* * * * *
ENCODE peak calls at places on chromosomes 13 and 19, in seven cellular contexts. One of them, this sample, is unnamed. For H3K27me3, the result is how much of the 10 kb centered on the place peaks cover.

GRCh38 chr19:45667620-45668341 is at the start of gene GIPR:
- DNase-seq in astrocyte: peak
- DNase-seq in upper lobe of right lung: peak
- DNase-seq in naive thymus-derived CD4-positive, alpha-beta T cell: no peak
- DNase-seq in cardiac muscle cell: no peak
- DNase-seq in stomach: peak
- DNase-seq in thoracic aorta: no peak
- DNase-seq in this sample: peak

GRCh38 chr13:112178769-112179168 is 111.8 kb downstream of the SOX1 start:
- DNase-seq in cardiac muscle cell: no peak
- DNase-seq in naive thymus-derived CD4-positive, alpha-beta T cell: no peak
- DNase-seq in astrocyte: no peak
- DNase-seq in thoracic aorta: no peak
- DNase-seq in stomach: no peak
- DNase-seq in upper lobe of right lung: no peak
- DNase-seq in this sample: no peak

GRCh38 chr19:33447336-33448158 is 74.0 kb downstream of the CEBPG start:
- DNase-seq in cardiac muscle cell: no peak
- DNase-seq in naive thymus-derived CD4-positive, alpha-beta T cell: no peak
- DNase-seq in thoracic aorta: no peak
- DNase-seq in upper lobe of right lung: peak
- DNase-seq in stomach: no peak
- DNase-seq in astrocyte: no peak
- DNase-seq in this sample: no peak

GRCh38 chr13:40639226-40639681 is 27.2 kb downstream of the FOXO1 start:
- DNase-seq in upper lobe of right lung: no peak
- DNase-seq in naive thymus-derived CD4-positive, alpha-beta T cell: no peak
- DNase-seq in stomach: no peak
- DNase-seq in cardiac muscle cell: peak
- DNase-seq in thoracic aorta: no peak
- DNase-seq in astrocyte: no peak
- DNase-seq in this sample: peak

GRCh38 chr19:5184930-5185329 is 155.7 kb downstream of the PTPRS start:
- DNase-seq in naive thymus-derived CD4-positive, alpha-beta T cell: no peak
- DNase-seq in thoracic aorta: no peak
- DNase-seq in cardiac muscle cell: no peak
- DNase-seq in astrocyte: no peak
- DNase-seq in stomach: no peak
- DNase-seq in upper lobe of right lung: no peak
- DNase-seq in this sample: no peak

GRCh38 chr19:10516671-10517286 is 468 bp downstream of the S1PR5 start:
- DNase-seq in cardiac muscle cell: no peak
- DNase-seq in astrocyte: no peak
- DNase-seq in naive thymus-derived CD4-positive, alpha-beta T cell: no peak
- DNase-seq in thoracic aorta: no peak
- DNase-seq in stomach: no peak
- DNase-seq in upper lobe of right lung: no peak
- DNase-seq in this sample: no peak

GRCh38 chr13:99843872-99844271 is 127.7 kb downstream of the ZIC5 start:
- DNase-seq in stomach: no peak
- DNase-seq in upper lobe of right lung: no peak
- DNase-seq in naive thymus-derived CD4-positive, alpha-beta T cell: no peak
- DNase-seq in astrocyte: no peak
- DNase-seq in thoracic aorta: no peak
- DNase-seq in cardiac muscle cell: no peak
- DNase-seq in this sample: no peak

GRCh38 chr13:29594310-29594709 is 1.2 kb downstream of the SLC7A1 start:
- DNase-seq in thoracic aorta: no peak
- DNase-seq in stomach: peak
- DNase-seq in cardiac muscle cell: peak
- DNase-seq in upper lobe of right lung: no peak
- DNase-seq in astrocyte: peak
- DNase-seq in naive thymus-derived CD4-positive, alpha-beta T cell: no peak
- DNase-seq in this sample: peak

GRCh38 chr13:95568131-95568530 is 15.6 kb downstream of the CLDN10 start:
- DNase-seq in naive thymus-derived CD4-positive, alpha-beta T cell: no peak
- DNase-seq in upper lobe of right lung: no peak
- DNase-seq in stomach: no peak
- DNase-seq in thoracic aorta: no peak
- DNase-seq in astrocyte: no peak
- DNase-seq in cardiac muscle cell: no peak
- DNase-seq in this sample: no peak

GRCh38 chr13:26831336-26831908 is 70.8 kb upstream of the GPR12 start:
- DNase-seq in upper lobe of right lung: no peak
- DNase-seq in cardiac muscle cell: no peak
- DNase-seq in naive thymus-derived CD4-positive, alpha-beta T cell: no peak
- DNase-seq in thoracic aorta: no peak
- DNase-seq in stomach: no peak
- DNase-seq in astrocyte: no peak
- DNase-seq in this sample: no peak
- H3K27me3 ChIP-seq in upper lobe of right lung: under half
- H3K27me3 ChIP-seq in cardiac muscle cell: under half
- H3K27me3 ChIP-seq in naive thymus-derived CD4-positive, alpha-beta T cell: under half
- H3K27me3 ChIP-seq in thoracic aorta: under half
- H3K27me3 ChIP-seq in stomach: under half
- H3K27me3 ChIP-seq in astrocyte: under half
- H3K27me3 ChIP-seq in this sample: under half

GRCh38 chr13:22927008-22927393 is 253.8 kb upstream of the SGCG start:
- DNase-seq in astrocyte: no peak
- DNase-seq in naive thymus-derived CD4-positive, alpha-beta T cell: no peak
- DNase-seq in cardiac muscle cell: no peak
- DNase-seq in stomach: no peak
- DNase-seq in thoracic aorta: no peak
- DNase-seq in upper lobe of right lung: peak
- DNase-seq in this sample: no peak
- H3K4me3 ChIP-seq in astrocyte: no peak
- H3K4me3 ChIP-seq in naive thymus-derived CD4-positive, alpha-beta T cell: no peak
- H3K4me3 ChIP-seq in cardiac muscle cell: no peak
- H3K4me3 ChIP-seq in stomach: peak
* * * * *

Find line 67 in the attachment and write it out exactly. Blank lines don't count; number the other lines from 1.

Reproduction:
- DNase-seq in naive thymus-derived CD4-positive, alpha-beta T cell: no peak